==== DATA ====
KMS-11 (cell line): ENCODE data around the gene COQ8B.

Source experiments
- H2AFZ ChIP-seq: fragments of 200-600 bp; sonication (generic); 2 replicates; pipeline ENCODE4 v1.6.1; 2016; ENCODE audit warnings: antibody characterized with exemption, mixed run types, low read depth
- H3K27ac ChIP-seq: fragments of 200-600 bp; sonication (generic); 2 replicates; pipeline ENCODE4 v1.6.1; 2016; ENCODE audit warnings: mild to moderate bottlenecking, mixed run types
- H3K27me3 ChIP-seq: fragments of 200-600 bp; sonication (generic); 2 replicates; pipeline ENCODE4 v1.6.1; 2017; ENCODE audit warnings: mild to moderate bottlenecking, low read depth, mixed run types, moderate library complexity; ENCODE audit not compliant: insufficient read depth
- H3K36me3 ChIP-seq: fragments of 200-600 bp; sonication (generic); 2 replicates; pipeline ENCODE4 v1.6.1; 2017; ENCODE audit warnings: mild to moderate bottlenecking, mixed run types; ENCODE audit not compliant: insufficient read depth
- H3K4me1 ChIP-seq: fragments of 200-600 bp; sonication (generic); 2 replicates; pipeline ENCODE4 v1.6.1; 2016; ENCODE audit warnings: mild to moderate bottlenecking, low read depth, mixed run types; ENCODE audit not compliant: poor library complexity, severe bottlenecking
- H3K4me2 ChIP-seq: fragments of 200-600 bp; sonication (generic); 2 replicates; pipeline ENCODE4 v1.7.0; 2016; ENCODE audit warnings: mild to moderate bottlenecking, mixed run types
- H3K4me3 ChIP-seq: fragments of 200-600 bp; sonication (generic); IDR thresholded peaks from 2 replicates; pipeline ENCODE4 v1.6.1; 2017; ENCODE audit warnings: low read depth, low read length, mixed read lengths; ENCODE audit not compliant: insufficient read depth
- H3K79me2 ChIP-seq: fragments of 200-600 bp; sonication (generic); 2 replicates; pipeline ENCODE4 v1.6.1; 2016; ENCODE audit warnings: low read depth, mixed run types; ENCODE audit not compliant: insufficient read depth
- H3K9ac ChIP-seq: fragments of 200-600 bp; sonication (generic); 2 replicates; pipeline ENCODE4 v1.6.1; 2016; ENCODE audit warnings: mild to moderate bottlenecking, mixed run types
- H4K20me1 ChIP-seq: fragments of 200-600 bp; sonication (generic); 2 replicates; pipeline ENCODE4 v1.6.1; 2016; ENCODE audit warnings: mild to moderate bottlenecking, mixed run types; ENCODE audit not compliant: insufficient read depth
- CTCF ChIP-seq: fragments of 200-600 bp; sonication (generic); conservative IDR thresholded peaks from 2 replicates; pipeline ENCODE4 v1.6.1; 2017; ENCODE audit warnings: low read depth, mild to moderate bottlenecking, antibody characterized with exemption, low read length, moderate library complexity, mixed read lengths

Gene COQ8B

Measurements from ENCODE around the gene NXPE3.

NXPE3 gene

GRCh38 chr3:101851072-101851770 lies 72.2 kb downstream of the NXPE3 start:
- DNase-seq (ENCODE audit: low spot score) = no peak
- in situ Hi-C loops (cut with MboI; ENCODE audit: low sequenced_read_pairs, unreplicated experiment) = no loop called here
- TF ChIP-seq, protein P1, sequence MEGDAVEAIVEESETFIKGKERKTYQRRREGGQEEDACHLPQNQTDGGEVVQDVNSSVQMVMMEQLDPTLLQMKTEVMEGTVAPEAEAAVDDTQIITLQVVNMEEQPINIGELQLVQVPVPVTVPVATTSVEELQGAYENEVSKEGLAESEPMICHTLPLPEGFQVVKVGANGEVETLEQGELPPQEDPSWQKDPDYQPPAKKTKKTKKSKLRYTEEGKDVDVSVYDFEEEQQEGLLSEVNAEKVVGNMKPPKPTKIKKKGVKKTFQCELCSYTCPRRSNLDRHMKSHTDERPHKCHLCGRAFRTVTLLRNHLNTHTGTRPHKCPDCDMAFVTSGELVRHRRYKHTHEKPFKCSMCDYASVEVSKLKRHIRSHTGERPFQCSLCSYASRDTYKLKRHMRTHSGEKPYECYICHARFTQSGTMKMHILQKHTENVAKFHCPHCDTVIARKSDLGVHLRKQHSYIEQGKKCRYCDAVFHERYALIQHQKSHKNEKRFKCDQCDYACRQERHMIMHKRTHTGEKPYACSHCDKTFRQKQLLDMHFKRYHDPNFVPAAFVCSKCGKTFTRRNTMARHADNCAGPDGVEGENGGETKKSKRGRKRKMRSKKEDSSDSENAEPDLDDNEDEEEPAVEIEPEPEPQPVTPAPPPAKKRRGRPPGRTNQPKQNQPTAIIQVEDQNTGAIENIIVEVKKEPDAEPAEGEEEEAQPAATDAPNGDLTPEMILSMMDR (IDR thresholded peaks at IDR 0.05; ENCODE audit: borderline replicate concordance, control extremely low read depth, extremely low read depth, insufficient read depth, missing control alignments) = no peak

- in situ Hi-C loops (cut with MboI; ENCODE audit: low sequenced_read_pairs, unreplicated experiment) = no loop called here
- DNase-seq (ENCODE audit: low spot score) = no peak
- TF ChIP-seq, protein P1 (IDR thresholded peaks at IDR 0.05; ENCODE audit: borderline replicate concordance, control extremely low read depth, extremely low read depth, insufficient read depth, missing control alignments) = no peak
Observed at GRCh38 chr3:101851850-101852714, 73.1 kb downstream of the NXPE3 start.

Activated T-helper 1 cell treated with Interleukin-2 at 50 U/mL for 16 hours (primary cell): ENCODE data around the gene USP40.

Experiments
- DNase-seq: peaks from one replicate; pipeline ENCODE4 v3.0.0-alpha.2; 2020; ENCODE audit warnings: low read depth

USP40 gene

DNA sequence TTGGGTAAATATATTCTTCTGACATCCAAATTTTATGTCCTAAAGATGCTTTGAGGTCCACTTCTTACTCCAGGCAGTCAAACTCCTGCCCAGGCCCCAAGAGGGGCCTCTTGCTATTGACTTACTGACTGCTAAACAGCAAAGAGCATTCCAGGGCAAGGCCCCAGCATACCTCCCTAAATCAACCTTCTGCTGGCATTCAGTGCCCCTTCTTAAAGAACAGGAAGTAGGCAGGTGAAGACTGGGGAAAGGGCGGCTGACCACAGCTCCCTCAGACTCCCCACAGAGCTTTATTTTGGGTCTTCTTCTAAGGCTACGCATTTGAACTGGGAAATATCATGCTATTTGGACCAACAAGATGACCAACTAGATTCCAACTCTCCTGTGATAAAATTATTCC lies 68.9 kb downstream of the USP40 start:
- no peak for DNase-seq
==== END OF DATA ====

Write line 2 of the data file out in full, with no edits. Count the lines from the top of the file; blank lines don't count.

Source experiments